Welcome to Warblers on the Water events for 2023 featuring field trips on the Beaver Island Birding Trail. Our community is eager to share our beautiful island, which hosts a rich array of migratory and resident nesting birds. Affectionately, Beaver Island is known as the Emerald Isle of American Birding.
We have arranged special field trips and presentations for Saturday, May 27th and Sunday, May 28th. The field trips were selected to commemorate 10 years since the creation of the Beaver Island Birding Trail. The weekend is intended to celebrate Great Lakes Islands biodiversity and inspire others to become active conservation partners. The full schedule is just below. We also have a handy copy you can download and print: 2023 Warblers Schedule.
We have invited a group of wonderful leaders who will guide us on a weekend of discovery. A full calendar of events is presented below. Guided field trips require registration, but the Sunday afternoon presentation is free and open to the public. No registration is required.
Our headquarters for the weekend will be the Beaver Island Community Center. The BIC Center is conveniently located in town right across from the ferry dock. It serves as the trail head for the Beaver Island Birding trail as well as other island trails.
Please make your plans early. More information including a calendar all Memorial Day Weekend event son the island, a Beaver Island Birding Trail Map and travel and lodging information can be found by scrolling down. We look forward to seeing you soon!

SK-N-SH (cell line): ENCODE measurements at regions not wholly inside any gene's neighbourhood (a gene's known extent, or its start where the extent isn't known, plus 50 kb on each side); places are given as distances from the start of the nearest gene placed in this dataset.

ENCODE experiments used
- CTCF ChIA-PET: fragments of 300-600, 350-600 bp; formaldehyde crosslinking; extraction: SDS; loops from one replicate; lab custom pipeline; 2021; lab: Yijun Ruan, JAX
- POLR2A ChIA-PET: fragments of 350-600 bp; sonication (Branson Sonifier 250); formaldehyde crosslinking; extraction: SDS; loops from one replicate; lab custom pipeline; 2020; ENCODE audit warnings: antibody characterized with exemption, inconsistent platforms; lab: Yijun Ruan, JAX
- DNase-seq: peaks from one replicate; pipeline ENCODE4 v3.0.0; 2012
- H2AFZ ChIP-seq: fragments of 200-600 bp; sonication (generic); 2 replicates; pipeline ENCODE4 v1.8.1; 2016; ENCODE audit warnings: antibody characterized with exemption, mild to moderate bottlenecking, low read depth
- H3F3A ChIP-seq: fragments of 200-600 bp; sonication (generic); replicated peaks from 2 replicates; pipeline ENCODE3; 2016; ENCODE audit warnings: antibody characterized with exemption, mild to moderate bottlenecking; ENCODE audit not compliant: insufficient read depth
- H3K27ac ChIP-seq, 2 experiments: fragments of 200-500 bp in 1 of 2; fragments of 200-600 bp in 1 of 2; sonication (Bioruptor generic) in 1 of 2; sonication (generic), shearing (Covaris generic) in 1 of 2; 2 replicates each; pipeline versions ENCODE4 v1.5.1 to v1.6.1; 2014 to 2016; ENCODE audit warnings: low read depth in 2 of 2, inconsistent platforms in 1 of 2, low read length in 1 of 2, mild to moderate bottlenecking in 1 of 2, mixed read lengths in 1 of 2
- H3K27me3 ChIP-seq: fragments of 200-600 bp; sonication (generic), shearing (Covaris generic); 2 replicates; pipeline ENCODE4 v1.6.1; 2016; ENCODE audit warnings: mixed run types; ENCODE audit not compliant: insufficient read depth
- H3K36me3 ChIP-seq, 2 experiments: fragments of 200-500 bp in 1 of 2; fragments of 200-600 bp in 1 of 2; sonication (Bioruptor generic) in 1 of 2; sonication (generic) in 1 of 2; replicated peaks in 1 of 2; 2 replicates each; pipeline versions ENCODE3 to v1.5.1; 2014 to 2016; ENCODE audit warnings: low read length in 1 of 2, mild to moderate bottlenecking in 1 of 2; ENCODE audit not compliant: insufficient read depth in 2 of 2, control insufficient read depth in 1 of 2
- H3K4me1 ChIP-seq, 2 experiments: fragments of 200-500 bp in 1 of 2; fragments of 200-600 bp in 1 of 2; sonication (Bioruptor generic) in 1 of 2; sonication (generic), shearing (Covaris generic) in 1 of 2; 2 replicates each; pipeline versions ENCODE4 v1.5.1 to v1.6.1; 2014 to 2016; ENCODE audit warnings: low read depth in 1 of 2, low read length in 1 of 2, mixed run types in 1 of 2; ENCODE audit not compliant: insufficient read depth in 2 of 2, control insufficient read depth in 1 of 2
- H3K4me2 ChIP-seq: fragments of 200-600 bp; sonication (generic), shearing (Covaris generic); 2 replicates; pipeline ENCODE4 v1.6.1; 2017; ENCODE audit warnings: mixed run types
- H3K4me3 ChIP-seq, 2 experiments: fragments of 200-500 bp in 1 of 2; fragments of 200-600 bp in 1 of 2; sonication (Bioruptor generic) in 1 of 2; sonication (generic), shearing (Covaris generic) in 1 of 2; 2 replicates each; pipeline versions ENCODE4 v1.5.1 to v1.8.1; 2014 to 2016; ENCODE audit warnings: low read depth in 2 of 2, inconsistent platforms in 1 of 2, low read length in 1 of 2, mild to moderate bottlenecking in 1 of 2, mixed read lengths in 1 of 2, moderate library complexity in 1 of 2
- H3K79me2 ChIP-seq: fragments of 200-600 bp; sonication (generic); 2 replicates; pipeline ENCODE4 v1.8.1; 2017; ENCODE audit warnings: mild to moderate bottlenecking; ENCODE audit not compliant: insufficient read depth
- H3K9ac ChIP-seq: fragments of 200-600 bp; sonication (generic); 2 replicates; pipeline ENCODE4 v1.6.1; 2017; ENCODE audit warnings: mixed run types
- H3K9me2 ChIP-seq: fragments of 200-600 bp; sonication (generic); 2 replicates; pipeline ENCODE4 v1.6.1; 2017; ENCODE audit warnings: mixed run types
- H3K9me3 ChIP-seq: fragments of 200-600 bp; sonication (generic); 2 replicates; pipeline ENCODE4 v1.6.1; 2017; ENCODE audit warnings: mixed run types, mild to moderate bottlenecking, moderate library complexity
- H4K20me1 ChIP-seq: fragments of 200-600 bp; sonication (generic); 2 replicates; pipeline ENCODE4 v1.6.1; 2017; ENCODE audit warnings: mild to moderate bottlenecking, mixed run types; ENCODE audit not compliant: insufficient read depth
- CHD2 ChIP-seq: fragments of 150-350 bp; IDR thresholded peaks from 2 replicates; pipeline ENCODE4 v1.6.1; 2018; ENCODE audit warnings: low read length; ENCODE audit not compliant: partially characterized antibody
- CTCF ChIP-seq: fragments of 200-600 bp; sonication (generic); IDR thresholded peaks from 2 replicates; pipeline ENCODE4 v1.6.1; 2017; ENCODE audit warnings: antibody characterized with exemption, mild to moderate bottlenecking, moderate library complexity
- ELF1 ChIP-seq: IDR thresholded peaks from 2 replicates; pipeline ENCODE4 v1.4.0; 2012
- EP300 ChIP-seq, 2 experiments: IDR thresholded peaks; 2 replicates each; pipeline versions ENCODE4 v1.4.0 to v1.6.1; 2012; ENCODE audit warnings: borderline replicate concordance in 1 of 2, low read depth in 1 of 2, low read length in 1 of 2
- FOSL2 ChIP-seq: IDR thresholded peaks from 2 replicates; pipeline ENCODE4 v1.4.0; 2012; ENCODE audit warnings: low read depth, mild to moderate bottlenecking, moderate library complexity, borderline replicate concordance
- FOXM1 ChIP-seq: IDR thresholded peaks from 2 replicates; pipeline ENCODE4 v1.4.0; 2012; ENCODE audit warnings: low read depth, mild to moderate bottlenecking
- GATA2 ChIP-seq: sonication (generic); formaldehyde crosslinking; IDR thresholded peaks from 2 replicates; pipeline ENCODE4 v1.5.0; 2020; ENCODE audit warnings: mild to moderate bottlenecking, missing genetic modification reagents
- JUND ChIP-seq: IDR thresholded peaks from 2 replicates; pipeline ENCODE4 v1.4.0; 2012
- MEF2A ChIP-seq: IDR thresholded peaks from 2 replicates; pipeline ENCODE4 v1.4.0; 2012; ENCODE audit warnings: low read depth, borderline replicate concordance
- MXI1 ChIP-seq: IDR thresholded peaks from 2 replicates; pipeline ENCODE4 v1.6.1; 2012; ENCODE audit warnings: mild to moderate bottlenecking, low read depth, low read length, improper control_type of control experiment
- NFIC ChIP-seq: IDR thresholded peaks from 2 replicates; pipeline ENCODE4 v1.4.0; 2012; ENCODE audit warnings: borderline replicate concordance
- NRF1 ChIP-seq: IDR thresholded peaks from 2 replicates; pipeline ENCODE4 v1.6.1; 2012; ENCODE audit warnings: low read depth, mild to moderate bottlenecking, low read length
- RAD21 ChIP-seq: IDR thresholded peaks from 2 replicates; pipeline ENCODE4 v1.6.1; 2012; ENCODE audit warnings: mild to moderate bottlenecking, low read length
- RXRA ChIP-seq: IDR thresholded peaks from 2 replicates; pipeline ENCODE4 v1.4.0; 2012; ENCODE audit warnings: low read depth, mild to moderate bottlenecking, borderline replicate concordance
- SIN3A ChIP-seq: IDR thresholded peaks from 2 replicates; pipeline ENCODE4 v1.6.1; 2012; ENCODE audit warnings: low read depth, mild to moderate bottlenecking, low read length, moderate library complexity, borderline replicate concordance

To register for field trips or presentations, use the “Ticket” button in the calendar entries to reach an all-in-one registration page or head over to our Registration Center.
2023 Beaver Island Birding Trail Field Trip Leaders
We have invited a group of expert field trip guides who will lead us on a weekend of discovery on the Beaver Island Archipelago. The weekend is intended to celebrate our island’s natural resources and inspire others to become active conservation partners. Please welcome:
Dr. Francesca Cuthbert
Dr. Cuthbert’s current research focuses in three areas: (1) recovery of the endangered Great Lakes Piping Plover population, all within the context of management of coastal shore ecosystems; (2) biology and management of Double-crested Cormorants in North America especially in relation to the cormorant-fishery conflict; and (3) colonial waterbird population dynamics and conservation in the Great Lakes and Asia.
Darrell has been birding since 2012 and has been leading field trips since 2014 for BIBT’s Warblers on the Water. He is a past president (and current vice-president) of the Petoskey Regional Audubon Society, has co-chaired the Sunset Coast Birding Trail Development team, and is a past member of the Michigan Bird Records Committee. He routinely leads field trips around Michigan.
Beth Leuck first came to Beaver Island in 1985 when she was invited to teach ecology at the Central Michigan University Biological Station. She taught numerous undergraduate and graduate courses at CMUBS over the years and conducted research on monarch butterfly populations, dung fly behavior, abandoned beaver pond vegetation, and vegetation in waterbird colonies on some of the outer islands. She has assisted Dr. Nancy Seefelt with her research on colonially nesting waterbirds in the Beaver Island Archipelago since 2000. She and her husband Ed retired to Silver City, New Mexico, several years ago and now shuttle between Beaver Island and the desert Southwest.